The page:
Posted in: StudentsAugust 19, 2016 3:09 pm
Starting as a Saxon village, Leeds has a lot of history to share and there is plenty to see there if you are a history buff. As Leeds grew larger and larger over time, each era left its mark on Leeds making it the City we all know today. It went through stages of being a huge ancient market town, to being a large mill town during the Industrial period. Evidence of all of this still lurks round every corner in Leeds, you just need to know where to look.
Kirkstall Abbey is a medieval Cistercian abbey set on 24 acres of land, founded in 1152. It was disestablished under the order of Henry VIII in 1539. However, it opened to the public in the late 19th century when the gatehouse was converted into a museum. It is now a grade I listed building and Scheduled Ancient Monument. You can visit the abbey to learn more about its past or attend it annual Kirkstall Festival or the Kirkstall Fantasia open air concerts that are put on in the grounds.
The Temple Newsam
The Temple Newsam or as it was once known Templestowe is a large estate and site of a Tudor-Jacobean House. The house was built between 1500 and 1520 and was often described as “Hampton Court of the North”. It is now owned by the council and is open to the public. It hosts a large gallery collection and a museum, so there is plenty to see and do there. It is also the home of the Leeds Party in the Park and Opera in the Park that are held there annually.
Leeds Industrial Museum
Leeds Industrial Museum at Armley Mills lets you have an insight into Leeds’s Industrial past. Previously the mill was once the world’s largest woollen mill and the current building was built in 1805. The earliest record of the mill dates back to the middle of the sixteenth century. Now though, the museum lets you see the full woollen manufacturing process, so if you really want to get into the spirit of Leeds the Museum is a must see.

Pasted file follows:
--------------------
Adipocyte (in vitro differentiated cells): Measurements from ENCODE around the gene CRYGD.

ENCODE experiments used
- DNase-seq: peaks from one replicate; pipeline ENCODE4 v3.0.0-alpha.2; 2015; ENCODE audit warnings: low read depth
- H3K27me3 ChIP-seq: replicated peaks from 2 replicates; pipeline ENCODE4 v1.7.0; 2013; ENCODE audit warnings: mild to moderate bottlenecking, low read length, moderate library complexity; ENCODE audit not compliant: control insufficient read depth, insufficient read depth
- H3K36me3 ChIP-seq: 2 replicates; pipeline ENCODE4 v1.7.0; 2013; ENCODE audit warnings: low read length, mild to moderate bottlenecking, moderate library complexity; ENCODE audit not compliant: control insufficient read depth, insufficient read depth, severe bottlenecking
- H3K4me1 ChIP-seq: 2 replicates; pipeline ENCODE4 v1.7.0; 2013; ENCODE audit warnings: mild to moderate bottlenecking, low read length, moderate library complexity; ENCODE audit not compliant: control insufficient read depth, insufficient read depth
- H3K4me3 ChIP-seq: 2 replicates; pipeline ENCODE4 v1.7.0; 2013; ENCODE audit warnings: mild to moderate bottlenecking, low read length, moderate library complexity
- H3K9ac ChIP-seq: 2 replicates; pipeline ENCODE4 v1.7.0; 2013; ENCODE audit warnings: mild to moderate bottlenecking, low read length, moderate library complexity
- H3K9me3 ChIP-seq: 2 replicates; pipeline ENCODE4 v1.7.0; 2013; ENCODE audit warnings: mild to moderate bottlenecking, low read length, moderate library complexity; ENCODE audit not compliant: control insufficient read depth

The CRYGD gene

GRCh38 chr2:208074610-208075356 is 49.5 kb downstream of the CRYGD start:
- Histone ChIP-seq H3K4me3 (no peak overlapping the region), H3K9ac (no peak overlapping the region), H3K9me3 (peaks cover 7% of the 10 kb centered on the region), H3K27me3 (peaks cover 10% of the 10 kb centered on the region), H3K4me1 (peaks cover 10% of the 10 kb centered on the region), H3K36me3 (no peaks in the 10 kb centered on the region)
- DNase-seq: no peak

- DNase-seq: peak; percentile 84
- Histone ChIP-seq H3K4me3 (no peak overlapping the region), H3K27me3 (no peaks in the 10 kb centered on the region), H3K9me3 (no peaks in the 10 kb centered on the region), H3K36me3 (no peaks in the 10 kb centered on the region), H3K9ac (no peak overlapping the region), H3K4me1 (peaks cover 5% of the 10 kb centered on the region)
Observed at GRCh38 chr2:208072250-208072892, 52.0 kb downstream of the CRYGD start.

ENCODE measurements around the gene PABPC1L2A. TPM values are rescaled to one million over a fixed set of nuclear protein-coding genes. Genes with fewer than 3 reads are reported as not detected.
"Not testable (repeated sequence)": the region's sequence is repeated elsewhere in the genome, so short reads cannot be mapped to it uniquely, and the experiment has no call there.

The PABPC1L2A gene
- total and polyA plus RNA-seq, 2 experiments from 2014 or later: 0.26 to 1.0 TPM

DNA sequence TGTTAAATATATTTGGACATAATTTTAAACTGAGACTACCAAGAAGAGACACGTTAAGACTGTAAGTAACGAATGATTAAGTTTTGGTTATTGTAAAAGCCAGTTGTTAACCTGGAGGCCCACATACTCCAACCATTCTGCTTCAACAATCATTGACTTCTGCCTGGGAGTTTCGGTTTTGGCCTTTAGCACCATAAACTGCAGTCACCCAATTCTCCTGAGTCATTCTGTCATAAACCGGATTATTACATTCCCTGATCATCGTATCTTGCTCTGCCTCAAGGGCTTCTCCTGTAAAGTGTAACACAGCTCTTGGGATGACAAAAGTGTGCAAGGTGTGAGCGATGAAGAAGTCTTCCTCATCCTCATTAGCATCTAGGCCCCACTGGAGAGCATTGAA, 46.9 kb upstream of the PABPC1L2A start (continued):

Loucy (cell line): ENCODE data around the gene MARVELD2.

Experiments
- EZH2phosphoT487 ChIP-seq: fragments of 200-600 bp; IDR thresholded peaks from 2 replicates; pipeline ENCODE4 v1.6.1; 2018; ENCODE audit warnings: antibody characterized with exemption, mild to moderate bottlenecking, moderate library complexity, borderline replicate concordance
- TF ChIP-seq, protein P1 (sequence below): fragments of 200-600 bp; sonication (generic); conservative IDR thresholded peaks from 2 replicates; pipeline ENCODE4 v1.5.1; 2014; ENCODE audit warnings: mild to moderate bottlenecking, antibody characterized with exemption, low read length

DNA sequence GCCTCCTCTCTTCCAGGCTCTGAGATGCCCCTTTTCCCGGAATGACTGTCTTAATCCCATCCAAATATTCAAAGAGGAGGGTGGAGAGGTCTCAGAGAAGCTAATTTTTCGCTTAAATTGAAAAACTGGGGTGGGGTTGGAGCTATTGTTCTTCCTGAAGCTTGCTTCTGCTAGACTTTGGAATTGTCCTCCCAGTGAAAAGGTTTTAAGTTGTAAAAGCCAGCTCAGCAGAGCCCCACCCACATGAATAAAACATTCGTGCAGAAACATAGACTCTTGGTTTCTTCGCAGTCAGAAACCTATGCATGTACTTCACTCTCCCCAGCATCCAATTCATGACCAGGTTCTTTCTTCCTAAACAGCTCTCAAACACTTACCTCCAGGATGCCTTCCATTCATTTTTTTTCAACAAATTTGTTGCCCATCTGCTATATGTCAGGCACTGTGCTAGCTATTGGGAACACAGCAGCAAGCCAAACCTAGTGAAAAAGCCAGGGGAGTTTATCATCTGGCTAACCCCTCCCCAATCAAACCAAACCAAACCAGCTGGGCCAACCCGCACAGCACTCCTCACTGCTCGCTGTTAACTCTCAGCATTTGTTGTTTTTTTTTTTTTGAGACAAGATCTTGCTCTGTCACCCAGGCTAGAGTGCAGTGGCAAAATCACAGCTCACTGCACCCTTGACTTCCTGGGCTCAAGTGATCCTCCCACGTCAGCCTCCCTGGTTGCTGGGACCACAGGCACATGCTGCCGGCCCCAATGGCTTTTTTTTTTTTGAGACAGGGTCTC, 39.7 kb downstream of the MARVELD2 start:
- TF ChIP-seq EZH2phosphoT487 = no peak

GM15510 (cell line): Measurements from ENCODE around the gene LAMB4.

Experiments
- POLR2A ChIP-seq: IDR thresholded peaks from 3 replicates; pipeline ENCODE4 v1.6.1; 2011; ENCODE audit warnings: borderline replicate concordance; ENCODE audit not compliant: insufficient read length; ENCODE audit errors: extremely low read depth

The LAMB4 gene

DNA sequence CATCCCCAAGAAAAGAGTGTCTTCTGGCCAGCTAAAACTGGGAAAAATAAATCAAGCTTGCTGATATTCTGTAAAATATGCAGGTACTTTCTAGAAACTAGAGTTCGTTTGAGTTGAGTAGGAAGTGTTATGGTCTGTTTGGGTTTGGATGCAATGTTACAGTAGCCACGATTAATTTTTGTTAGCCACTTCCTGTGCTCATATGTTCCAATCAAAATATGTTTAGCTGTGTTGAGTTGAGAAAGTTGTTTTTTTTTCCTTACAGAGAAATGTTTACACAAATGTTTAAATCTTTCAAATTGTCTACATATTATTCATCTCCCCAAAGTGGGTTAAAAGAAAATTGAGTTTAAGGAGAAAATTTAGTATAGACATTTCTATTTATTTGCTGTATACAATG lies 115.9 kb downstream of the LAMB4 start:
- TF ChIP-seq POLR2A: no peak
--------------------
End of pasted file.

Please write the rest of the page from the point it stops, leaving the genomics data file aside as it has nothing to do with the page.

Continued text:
The Leeds Corn Exchange
The Leeds Corn Exchange is most certainly an iconic building in Leeds. Built in 1864 and designed by Cuthbert Brodrick the building is still used as centre for trade today. However, long gone are the days of trading corn; in Modern Leeds it hosts many vintage clothing shops, jewellers and cafes. It is also very well known for its record and vintage fairs too. You can go there to shop a little and take in the busy life of Leeds or just appreciate the beautiful architecture of the building.
Leeds Thackray Medical Museum
Leeds Thackray Medical Museum was first opened as a workhouse in 1861 whose infirmary became St James’ Hospital in 1925. It is now a medical museum that sports medical equipment and even skeletons from across the ages. Housed in a Grade II listed building you can even walk through a reproduction of the Victorian slum streets to really get a feel of what it used to be like.
Categorised in: Students
This post was written by John I